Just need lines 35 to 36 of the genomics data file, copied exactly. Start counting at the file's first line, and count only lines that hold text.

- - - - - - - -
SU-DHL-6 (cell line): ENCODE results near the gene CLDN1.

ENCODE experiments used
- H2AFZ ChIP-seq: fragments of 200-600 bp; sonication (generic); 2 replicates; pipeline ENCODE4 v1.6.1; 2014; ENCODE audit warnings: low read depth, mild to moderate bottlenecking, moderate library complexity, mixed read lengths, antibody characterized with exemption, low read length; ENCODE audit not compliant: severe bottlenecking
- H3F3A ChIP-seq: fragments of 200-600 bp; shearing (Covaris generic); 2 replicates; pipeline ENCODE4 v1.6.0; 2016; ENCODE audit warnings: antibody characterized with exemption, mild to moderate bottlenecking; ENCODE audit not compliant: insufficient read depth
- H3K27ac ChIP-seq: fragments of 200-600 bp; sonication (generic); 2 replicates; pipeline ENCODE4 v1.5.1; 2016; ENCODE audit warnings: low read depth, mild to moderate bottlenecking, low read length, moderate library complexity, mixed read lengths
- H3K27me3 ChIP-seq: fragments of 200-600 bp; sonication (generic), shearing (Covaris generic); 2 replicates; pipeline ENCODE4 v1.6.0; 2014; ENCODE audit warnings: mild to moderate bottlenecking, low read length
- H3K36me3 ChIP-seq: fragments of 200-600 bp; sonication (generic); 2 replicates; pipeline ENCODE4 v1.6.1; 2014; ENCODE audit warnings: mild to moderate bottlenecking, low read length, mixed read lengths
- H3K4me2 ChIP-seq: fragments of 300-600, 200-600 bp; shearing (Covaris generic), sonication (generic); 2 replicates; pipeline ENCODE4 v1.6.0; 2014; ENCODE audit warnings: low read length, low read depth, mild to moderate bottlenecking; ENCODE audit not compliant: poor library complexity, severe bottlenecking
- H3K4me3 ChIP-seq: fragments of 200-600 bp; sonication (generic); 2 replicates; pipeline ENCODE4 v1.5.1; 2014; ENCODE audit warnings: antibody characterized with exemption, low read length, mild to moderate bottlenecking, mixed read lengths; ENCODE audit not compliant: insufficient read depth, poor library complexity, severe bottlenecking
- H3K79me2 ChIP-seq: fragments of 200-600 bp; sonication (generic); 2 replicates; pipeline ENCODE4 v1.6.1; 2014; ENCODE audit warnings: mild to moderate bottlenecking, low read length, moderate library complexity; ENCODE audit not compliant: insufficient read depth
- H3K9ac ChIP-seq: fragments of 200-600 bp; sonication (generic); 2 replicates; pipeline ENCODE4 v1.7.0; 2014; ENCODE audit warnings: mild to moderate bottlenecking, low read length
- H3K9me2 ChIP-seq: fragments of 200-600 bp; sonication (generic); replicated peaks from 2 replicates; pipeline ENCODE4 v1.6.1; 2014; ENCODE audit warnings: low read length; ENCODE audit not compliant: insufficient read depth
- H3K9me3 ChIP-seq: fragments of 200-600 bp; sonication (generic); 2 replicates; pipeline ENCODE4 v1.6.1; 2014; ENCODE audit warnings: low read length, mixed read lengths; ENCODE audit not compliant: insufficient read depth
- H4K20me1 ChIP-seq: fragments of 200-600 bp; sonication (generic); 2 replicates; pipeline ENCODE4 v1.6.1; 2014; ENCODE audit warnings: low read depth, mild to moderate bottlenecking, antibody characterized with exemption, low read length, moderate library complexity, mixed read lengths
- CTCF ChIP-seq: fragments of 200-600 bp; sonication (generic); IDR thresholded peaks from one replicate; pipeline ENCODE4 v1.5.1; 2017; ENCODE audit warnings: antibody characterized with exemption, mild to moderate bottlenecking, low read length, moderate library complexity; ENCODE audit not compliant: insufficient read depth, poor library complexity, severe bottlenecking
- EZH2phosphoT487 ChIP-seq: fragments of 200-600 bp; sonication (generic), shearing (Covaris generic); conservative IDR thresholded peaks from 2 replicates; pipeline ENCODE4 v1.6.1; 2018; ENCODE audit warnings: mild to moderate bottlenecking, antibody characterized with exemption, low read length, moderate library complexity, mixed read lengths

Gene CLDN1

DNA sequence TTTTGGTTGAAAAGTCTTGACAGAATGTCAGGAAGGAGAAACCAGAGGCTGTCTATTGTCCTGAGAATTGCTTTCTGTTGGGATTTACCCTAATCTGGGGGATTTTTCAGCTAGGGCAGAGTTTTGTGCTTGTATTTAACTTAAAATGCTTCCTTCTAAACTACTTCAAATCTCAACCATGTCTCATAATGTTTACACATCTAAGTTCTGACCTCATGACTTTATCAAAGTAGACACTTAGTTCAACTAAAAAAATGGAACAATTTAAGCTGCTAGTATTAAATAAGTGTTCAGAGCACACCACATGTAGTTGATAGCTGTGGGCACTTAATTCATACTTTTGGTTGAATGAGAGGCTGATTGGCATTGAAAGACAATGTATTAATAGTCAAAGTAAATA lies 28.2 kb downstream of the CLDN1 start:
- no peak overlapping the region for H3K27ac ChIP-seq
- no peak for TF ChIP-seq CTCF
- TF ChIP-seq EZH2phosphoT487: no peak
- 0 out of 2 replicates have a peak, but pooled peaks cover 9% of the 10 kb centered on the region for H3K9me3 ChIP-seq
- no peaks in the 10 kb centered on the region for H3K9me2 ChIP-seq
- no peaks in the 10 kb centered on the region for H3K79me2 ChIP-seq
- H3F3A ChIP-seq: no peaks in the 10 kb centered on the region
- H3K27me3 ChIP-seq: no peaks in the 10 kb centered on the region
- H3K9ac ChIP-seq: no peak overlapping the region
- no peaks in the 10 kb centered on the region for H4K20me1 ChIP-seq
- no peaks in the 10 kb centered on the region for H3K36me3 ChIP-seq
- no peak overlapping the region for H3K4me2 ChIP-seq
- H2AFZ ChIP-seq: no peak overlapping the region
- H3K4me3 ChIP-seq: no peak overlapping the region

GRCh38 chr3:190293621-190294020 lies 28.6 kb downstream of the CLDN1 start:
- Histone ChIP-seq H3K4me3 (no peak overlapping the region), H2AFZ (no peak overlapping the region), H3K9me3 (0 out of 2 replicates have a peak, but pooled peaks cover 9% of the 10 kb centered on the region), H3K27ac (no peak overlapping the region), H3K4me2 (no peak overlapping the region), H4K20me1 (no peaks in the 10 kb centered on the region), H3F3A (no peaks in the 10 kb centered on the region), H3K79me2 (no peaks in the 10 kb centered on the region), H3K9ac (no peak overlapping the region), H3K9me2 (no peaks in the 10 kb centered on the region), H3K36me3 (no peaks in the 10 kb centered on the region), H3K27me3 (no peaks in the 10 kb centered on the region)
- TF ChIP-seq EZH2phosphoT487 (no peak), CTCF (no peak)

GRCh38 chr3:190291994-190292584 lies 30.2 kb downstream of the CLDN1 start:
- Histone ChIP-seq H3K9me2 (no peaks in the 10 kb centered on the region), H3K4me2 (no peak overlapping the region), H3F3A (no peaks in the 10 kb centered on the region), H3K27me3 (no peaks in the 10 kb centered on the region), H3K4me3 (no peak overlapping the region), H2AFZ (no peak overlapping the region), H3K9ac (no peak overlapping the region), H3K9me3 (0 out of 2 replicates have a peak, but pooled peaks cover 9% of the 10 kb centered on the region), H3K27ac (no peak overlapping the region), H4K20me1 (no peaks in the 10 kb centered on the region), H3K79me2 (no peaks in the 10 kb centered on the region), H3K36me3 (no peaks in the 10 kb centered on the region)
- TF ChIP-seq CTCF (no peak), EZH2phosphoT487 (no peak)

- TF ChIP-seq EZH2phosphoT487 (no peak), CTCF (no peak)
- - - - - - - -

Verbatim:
- TF ChIP-seq EZH2phosphoT487 (no peak), CTCF (no peak)

GRCh38 chr3:190291994-190292584 lies 30.2 kb downstream of the CLDN1 start: